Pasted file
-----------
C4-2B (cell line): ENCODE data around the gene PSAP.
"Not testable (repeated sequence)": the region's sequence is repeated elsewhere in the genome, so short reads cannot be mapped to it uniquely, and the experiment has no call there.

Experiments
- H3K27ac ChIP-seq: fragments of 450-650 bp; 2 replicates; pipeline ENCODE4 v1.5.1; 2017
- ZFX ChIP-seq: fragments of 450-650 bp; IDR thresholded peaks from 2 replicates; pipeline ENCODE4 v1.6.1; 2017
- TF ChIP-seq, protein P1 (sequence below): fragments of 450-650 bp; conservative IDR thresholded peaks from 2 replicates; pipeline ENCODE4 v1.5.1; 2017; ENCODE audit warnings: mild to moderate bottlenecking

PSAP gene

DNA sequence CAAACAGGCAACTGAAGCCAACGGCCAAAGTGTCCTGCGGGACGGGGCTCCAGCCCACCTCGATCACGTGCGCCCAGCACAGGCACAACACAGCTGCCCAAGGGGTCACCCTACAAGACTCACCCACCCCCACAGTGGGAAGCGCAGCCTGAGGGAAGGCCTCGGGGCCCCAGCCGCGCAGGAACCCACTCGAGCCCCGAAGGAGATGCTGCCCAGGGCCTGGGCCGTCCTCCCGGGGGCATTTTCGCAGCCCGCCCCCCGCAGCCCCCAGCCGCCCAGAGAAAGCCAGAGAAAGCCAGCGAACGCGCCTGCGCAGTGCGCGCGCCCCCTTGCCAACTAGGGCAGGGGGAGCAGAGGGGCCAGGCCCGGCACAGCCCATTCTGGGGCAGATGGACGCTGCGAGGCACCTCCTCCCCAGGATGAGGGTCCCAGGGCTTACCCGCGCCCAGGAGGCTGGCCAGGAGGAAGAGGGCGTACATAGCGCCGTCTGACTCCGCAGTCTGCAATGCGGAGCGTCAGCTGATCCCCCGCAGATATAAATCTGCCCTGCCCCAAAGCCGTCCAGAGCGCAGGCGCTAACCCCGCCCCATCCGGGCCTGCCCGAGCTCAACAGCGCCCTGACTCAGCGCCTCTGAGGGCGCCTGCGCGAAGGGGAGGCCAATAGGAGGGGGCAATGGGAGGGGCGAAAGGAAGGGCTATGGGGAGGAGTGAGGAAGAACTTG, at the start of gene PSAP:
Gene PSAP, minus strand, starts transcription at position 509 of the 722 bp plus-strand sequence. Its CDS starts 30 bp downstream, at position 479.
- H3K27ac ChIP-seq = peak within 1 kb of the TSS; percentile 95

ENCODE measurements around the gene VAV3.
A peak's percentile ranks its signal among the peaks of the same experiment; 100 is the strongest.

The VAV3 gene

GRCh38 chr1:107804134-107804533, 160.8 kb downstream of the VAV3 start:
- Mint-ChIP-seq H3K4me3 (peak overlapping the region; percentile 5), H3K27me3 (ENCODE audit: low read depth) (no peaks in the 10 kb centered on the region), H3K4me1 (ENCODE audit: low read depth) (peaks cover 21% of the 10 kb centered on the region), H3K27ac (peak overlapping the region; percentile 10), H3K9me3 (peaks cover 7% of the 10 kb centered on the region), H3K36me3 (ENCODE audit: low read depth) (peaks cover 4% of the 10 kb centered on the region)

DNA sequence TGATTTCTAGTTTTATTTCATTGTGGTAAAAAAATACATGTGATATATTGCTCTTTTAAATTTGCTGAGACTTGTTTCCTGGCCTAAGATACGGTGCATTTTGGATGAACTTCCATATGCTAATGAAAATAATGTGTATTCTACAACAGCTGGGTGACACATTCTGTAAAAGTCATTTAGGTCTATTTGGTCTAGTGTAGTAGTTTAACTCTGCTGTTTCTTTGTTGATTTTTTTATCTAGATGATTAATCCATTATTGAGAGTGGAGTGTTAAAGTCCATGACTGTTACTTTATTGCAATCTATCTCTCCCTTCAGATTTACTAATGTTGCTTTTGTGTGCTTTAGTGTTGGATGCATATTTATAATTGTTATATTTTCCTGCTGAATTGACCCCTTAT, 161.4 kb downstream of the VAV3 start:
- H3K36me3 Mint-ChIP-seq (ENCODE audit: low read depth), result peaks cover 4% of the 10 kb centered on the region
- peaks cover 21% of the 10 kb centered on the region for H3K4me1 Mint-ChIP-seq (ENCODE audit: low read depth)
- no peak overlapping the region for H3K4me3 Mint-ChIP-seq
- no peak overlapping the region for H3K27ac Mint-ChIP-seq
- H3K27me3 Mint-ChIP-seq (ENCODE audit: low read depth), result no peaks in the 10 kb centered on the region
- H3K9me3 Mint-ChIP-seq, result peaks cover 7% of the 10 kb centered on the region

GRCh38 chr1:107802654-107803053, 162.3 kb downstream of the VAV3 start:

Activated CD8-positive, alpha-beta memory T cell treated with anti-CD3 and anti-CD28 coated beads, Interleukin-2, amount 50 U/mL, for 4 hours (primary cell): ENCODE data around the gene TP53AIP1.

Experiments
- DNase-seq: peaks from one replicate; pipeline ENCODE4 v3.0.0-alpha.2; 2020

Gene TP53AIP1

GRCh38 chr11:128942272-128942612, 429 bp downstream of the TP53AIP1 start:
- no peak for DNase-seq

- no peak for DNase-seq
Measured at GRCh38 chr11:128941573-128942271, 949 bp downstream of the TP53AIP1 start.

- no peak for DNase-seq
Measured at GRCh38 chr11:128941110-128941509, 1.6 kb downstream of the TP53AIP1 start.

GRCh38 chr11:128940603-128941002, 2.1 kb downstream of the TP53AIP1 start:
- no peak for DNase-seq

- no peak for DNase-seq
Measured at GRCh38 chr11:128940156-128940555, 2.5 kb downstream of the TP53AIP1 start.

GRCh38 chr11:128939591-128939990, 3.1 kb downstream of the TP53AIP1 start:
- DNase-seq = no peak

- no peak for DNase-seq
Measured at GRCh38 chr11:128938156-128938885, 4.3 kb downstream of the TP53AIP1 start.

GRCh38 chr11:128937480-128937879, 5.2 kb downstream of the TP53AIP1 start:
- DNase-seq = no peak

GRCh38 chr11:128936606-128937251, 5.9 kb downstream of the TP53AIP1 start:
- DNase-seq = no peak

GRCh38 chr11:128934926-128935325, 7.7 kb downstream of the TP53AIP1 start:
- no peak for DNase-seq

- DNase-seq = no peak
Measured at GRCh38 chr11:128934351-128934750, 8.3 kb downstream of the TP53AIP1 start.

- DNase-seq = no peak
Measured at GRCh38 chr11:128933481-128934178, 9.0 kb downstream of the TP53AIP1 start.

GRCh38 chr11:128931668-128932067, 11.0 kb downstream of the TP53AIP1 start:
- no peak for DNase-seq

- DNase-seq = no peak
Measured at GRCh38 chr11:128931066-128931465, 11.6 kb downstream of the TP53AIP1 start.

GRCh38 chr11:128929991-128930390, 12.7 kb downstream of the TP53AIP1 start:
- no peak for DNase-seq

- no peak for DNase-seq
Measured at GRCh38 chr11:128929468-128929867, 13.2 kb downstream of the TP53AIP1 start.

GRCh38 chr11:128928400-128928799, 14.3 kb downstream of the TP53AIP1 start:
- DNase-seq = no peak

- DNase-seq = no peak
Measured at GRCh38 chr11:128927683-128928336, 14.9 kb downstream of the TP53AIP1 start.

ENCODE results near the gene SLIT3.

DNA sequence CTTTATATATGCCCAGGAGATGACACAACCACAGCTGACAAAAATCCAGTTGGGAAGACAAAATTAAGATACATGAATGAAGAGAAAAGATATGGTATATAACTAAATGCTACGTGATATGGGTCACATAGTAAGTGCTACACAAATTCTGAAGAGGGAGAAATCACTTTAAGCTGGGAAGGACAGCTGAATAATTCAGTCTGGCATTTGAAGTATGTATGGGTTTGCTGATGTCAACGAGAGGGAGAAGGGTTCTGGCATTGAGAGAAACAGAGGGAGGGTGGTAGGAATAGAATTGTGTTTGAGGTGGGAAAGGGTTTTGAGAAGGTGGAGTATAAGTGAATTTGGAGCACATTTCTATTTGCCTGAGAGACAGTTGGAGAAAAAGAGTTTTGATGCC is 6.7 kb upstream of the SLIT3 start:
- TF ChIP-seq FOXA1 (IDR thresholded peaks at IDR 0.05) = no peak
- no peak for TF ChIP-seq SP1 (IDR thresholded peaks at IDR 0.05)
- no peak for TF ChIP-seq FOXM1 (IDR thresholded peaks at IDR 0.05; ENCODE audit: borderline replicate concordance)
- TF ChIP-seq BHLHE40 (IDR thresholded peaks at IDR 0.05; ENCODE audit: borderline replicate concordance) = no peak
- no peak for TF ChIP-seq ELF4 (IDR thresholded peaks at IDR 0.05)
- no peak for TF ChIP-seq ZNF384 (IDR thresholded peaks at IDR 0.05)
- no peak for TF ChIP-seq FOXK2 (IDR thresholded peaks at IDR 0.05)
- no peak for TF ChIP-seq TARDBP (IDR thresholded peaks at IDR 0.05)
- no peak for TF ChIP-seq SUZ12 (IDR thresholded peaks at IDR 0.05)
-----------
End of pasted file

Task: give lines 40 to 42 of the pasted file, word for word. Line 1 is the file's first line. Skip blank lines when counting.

- no peak for DNase-seq
Measured at GRCh38 chr11:128938156-128938885, 4.3 kb downstream of the TP53AIP1 start.

GRCh38 chr11:128937480-128937879, 5.2 kb downstream of the TP53AIP1 start: